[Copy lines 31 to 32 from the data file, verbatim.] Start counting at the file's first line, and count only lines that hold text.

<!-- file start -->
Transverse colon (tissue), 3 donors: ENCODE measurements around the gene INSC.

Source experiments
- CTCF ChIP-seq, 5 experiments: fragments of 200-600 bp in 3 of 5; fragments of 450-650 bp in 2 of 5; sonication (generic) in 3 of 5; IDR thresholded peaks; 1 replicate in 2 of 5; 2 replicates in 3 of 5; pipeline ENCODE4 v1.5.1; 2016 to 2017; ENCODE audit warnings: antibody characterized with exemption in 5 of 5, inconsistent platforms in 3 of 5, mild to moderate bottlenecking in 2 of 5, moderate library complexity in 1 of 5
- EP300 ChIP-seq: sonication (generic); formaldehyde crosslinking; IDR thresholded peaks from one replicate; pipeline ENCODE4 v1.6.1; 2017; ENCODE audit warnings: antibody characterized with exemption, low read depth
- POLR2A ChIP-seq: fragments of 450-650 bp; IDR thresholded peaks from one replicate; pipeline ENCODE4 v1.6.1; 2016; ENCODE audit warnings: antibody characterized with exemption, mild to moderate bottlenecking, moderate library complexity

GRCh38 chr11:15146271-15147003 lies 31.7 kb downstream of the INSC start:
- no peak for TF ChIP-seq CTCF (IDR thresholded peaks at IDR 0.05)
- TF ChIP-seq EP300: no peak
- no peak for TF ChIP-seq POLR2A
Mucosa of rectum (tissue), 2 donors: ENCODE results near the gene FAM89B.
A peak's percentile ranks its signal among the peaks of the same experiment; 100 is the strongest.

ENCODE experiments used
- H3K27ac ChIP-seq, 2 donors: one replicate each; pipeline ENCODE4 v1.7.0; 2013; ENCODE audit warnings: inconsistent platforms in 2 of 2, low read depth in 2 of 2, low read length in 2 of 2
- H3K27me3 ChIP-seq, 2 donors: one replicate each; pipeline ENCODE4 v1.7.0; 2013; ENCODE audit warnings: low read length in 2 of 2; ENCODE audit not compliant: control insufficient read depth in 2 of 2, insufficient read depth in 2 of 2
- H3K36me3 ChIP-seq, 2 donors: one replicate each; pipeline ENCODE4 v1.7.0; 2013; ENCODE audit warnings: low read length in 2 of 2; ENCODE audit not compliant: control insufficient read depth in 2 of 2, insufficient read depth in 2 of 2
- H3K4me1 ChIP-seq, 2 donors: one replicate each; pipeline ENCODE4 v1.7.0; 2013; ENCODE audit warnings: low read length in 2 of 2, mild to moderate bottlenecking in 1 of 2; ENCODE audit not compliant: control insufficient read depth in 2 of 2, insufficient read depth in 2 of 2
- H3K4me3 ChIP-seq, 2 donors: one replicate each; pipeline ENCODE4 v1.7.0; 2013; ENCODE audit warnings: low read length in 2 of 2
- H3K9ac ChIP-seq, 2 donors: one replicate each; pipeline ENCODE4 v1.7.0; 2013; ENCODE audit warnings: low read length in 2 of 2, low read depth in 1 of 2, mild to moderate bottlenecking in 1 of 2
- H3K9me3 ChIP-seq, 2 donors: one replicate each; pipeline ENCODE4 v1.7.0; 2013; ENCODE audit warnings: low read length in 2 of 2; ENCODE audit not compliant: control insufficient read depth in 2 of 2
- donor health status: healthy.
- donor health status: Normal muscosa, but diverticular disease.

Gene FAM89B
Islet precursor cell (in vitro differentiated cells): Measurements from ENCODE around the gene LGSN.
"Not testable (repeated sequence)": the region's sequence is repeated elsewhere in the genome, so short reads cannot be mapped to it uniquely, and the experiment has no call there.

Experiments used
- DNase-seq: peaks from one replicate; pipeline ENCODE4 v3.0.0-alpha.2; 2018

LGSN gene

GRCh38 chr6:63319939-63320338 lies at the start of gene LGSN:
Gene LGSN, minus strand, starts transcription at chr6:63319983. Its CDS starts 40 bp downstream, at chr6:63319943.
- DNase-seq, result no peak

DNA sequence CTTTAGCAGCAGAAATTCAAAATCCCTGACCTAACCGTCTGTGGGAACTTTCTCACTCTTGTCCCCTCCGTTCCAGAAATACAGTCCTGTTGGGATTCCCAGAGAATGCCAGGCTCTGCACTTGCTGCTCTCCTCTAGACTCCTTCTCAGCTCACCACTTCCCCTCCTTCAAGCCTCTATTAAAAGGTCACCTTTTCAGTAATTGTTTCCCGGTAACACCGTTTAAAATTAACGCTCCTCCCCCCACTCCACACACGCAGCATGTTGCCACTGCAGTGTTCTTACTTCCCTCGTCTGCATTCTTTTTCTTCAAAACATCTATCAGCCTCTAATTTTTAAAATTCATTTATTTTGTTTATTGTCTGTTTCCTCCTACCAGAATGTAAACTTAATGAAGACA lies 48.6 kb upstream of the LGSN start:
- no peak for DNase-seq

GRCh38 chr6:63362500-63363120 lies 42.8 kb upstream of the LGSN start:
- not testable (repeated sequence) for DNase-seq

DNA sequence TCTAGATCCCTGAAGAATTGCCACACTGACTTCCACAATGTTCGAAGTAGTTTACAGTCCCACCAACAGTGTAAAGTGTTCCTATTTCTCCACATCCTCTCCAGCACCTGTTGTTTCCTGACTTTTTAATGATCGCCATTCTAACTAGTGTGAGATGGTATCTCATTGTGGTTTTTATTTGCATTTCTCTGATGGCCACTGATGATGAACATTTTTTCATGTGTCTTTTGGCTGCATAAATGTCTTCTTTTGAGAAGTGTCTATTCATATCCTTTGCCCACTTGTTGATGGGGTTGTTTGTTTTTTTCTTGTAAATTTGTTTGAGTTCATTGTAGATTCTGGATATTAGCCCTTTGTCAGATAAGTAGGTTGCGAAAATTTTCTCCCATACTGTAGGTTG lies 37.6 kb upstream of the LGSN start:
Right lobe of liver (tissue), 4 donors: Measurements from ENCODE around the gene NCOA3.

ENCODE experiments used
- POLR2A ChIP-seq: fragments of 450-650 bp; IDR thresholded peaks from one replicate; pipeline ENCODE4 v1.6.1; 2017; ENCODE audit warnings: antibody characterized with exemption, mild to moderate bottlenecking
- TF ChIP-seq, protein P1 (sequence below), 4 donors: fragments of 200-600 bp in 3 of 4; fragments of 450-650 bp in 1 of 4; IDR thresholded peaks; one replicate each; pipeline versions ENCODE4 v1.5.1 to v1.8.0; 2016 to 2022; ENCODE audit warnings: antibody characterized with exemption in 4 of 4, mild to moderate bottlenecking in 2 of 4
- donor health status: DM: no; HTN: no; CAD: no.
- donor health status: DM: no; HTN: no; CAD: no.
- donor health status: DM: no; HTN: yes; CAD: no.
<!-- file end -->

DNA sequence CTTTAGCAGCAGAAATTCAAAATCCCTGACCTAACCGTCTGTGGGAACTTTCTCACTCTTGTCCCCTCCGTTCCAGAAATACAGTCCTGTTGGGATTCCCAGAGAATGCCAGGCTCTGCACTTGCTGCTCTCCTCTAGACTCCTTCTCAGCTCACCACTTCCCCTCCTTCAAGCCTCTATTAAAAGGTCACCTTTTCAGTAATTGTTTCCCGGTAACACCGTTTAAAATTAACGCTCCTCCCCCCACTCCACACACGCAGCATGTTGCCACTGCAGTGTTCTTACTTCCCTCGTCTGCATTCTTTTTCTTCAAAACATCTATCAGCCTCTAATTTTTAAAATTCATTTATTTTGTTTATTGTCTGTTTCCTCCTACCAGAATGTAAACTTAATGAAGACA lies 48.6 kb upstream of the LGSN start:
- no peak for DNase-seq